Grossman again writes about the effects of human conflict in his second novel, See Under, which is comprised of four sections, each written in a different style. In the first the reader is introduced to the protagonist, a nine-year-old boy named Momik whose parents survived the Holocaust of World War II, when the Nazis created concentration camps and then massacred nearly six million Jews. The war and the death camps continue to haunt Momik’s parents and their friends, but despite Momik’s curiosity about what they experienced, his parents refuse to divulge what happened to them during the war. So Momik, as his obsession about the Holocaust grows, defines the “Nazi Beast” for himself—a monster whose favorite food is Jews—and fantasizes about subduing the creature and alleviating his parents’ fears.
The second section of See Under is the first-person narrative of the adult Momik, a frustrated writer who travels to Poland to retrace the footsteps of Bruno Schulz, a renowned Jewish author killed by a Nazi during World War II. Still preoccupied with the horror of the Holocaust, Momik has become an aloof and embittered man who insists to his wife that becoming “attached to any one place, or any one person” is potentially dangerous. In Poland, Momik begins to sort out his life by writing stories, the first of which concerns Schulz. In Momik’s tale Schulz is not killed during the war, but escapes to the sea where he sprouts gills and is adopted by a school of salmon. Reviewers compared this segment of See Under to Gabriel Garcia Marquéz’s One Hundred Years of Solitude and Giinter Grass’s Tin Drum, for its seamless blend of fantasy and reality.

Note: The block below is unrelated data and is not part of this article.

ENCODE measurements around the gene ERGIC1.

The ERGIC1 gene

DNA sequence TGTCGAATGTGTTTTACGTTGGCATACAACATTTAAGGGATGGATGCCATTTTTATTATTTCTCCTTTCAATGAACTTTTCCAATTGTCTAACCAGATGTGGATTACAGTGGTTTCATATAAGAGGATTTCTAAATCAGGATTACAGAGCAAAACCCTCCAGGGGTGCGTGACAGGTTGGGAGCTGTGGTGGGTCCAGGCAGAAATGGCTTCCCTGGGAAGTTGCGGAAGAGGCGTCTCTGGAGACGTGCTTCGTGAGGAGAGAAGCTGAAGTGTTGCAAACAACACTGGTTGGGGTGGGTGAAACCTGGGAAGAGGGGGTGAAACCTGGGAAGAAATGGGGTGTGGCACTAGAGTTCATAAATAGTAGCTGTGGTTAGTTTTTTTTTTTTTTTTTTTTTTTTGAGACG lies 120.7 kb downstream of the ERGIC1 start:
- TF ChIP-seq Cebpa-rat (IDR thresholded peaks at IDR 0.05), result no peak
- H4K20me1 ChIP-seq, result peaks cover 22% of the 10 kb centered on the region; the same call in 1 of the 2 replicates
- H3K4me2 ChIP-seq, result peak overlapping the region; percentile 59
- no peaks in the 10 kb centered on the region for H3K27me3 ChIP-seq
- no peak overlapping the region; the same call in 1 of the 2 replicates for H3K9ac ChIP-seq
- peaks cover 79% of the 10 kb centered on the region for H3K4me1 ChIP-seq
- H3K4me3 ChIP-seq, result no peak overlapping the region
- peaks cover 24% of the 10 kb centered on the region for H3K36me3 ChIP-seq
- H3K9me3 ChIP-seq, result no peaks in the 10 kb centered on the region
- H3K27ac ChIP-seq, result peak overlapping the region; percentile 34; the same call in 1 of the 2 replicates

The third portion of the novel is Momik’s story about his great uncle Anshel Wasserman, a renowned author of children’s books. During World War II, Wasserman is interned in a Nazi concentration camp where his captors attempt to kill him. But despite Wasserman’s wish to escape the atrocities of the world through death, the Nazis are unable to oblige: bullets graze his skull and repeated gassings only leave him healthier. This unusual phenomenon brings Wasserman to the attention of the pitiless commandant, Neigel, who learns that Wasserman is the author of stories that the officer enjoyed as a child. Neigel engages the author to spin tales for him nightly, and Wasserman agrees, with the condition that after each story, Neigel must shoot him.